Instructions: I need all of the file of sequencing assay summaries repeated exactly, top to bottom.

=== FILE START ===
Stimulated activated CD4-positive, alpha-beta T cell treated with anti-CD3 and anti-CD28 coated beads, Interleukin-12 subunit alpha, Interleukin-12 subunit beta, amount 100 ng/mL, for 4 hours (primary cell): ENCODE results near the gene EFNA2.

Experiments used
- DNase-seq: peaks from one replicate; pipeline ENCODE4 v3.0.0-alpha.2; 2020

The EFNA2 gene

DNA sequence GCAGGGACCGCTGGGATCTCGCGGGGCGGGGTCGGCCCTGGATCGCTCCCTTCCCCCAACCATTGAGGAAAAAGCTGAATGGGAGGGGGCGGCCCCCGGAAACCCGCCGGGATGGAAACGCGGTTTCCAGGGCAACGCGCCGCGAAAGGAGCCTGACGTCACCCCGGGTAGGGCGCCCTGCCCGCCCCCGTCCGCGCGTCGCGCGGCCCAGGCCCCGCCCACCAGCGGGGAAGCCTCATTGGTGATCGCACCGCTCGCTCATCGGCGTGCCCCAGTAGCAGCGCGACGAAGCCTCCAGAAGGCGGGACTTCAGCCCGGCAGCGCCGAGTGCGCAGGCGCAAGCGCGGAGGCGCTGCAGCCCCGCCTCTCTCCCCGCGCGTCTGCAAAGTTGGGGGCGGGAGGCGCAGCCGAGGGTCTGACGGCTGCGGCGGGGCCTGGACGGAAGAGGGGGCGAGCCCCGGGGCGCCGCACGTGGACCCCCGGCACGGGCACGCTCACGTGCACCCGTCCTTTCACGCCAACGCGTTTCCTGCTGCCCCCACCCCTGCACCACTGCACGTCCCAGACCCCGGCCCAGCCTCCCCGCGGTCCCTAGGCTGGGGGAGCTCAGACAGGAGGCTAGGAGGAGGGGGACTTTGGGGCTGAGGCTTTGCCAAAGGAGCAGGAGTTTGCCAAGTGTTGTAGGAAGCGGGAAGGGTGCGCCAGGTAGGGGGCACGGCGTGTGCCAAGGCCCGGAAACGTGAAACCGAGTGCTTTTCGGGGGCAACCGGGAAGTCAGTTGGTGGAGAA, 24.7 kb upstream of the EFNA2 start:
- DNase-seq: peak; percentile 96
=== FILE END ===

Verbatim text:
Stimulated activated CD4-positive, alpha-beta T cell treated with anti-CD3 and anti-CD28 coated beads, Interleukin-12 subunit alpha, Interleukin-12 subunit beta, amount 100 ng/mL, for 4 hours (primary cell): ENCODE results near the gene EFNA2.

Experiments used
- DNase-seq: peaks from one replicate; pipeline ENCODE4 v3.0.0-alpha.2; 2020

The EFNA2 gene

DNA sequence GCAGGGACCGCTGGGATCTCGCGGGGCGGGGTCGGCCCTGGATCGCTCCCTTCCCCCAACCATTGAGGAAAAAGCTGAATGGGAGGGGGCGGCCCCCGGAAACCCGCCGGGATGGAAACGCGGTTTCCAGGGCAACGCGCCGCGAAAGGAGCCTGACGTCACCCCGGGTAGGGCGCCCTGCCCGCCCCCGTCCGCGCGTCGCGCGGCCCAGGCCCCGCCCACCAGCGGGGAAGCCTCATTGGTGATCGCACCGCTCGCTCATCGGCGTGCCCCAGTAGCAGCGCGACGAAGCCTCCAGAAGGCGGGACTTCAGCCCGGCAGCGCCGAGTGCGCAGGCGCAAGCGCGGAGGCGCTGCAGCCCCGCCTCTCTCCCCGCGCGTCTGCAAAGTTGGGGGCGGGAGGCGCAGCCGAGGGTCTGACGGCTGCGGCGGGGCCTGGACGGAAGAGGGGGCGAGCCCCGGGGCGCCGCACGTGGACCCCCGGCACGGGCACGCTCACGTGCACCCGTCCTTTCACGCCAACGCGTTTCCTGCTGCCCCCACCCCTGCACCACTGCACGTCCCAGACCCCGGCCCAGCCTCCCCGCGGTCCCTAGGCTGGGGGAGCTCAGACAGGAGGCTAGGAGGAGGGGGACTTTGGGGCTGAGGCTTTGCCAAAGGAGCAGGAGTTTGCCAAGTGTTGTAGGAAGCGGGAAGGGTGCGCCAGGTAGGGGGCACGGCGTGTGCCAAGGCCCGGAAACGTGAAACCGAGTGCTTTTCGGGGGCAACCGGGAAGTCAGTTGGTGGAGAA, 24.7 kb upstream of the EFNA2 start:
- DNase-seq: peak; percentile 96